gallery Video interview with artist Bruna Massadas: Speaking on memory, being an English language learner, painting, and media.

In telling her story of immigration from Brazil to the United States at the age of 15, Massadas recreates an adolescent world overwhelmed by Americanized fantasies: the kind ruled by blond-haired, blue-eyed beauties; the kind filled with laugh tracks and dramatic close-ups and the inevitable happy ending. But she also depicts the actual America she soon encountered: high school halls crowded with immigrants and teenage hormones; nights plagued by typical worries over fashion and boyfriends, but complicated with anxieties over language and cultural assimilation.

Not Like in the Movies is a multimedia project that strives for the cinematic: painting merged with storytelling, vivid imagery paired with the vocal performance. But unlike a movie, sound and image are not in perfect sync. The paintings, verging on a graphic memoir, only hint at a story experienced more fully through headphones; yet as Massadas vividly describes a world dominated by visuals and often confused by language, the listener encounters image after image that wasn’t painted, key moments that didn’t end up hanging on the wall. In this way, Not Like in the Movies is a movie in fragments — a Brazilian girl’s hoped-for Hollywood ending that’s been disassembled and closely examined, but only partially put back together again.

Kyler Ernst, via Nook Gallery


Bruna Massadas is a Brazilian-American artist who received a dual B.A. & B.F.A. from California State University, Fullerton and an M.F.A. from California College of the Arts. Her recent solo exhibition was “The Face Painter” at Guerrero Gallery in San Francisco, and her work has been included in exhibitions at The Dot Project in London, BBQLA’s traveling exhibition American Fine Arts, and 0-0 L.A. in Los Angeles. She is currently working on “Novela,” a narrative animation project, in Bozeman, Montana.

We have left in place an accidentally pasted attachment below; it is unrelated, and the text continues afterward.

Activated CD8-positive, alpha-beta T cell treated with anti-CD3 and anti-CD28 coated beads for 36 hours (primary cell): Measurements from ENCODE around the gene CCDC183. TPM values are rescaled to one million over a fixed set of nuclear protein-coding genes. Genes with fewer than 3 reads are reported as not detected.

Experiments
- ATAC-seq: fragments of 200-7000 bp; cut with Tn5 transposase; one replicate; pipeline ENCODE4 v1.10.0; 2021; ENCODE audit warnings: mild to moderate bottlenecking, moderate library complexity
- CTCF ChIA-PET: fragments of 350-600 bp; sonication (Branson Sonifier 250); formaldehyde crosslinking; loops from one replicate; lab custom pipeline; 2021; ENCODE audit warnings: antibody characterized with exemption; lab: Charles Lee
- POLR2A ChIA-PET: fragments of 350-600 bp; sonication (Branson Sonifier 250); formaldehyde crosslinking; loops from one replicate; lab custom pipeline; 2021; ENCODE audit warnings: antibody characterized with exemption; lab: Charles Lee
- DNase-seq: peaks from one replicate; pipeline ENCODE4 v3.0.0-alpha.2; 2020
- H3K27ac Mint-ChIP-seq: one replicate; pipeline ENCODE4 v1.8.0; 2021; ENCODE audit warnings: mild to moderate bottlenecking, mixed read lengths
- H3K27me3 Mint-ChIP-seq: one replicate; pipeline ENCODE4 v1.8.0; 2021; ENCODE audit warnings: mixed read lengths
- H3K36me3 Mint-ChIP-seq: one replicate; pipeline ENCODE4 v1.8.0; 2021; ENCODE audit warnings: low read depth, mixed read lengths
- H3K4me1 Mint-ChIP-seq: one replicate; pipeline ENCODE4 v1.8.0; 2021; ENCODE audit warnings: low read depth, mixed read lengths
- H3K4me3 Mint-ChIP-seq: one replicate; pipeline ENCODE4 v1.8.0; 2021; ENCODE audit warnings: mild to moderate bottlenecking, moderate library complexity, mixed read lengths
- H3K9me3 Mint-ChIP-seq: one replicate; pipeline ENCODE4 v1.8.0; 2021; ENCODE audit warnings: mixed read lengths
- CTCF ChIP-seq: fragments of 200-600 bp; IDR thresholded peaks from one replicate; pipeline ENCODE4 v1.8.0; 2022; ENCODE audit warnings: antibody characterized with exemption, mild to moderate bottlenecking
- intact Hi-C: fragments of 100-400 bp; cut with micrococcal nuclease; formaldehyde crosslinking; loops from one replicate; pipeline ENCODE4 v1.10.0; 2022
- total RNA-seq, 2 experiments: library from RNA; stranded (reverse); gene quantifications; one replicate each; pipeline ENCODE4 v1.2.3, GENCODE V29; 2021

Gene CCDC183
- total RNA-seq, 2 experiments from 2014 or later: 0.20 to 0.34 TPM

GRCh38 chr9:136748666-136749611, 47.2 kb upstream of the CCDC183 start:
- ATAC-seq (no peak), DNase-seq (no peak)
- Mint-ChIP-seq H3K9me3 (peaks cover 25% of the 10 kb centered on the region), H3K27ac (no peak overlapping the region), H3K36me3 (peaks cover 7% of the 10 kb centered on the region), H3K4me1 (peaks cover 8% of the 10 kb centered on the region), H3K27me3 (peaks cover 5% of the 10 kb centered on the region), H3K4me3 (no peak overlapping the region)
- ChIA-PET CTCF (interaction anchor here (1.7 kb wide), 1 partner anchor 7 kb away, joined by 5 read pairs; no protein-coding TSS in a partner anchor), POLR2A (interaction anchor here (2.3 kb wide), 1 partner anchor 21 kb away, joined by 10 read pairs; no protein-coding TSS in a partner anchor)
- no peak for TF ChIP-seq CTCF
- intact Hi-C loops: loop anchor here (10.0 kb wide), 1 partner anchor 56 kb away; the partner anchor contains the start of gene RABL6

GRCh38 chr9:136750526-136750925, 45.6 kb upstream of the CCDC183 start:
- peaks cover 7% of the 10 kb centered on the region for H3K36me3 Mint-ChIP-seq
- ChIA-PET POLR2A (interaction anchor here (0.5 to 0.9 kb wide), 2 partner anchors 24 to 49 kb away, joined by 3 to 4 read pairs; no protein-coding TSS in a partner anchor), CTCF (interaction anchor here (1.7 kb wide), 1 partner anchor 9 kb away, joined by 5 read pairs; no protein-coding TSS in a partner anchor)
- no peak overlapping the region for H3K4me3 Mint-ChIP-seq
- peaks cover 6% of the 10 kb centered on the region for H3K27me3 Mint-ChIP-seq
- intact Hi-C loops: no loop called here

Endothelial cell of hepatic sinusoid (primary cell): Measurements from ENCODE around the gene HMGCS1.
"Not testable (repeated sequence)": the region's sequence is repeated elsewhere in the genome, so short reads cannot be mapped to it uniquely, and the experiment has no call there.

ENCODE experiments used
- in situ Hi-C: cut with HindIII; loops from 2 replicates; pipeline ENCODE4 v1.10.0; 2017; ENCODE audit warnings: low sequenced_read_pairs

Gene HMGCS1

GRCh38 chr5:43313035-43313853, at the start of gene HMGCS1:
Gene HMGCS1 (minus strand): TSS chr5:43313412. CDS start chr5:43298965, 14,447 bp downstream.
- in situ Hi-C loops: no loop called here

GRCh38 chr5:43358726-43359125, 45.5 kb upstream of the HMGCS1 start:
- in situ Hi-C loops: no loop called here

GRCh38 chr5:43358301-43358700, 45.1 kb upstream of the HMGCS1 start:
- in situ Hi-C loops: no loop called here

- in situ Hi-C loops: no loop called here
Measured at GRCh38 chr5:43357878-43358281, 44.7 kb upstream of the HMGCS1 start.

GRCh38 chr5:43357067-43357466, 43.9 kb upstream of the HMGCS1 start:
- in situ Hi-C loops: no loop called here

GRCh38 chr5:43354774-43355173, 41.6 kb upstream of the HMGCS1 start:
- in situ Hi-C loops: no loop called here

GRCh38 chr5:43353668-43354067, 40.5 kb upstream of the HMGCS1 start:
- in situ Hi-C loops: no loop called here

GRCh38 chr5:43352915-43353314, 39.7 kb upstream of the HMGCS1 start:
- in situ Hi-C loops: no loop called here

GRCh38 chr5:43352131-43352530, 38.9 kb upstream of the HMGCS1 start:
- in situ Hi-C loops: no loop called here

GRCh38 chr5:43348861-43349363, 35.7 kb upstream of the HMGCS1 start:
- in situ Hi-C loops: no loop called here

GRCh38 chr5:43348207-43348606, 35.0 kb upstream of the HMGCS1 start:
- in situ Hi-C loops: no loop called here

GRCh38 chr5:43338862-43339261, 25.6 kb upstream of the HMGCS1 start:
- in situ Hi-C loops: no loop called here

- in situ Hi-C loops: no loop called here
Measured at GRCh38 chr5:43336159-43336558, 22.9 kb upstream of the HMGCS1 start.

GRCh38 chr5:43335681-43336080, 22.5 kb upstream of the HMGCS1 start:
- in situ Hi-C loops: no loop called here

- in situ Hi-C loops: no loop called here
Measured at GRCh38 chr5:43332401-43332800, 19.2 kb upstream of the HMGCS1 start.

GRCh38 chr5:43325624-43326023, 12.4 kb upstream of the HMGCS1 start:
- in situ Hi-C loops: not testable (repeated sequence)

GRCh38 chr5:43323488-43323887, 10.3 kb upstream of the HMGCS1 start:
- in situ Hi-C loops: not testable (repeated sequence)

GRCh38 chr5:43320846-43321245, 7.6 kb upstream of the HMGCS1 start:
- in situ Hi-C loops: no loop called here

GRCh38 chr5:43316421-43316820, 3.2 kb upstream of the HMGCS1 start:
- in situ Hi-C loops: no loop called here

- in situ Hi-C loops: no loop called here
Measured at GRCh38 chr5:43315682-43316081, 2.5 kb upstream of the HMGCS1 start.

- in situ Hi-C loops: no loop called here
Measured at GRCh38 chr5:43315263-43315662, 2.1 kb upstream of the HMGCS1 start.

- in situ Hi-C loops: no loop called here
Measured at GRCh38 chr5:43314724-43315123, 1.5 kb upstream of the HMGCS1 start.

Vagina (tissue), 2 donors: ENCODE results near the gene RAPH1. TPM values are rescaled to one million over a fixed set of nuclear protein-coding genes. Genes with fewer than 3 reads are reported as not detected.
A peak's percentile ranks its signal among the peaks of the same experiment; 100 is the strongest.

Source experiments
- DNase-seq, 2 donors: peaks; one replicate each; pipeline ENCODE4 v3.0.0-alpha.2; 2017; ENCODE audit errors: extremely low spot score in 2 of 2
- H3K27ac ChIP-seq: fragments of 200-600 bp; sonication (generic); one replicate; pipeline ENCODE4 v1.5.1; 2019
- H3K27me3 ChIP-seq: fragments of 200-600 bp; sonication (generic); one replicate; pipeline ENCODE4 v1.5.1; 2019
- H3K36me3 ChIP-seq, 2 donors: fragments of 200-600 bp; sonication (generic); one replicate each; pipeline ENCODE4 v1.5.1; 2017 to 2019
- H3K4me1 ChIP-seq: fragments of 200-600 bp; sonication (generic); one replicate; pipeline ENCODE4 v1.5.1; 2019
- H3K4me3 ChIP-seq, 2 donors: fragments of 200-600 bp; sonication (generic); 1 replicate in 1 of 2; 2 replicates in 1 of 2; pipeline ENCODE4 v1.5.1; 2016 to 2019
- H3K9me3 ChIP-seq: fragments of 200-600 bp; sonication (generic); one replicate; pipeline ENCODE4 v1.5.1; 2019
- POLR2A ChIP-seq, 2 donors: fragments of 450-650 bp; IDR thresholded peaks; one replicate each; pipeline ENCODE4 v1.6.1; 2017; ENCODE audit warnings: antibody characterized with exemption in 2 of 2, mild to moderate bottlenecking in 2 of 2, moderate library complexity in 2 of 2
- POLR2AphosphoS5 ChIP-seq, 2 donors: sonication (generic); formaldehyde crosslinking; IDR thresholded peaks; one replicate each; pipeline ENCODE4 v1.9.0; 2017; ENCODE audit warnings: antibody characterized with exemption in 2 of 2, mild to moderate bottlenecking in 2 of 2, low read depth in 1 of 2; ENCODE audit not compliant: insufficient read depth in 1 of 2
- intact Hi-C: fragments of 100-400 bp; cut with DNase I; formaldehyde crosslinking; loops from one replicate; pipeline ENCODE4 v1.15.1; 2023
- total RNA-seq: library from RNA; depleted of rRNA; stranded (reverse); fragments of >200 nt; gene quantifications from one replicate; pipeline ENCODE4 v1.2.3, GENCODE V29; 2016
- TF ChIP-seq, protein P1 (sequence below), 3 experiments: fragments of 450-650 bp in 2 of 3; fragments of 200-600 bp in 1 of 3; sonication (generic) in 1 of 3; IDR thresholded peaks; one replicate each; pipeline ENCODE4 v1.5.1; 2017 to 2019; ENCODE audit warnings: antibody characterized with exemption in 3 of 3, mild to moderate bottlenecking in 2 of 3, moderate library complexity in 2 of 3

Nook Gallery was founded by Shushan Tesfizigta and Lukaza Branfman-Verissimo, with the hopes of carving out an inclusive and accessible space to support and give room for emerging artists of color, women and queer artists, to exhibit and present work. The seating nook transformed into a gallery in our kitchen, gives the artist(s) a clear and unique space to work with, and present work within. Thinking about the importance of gathering around a table, what does it mean to come together for a meal or to cook together, for art, for critical discussion, for storytelling? Bringing the community together is what we strive to do as artists, culture makers, curators, writers and performers in the world. The Nook Gallery offers a possibility for supporting and nurturing this gathering, telling and being together. Lukaza Branfman-Verissimo is the lead curator and director of programming.


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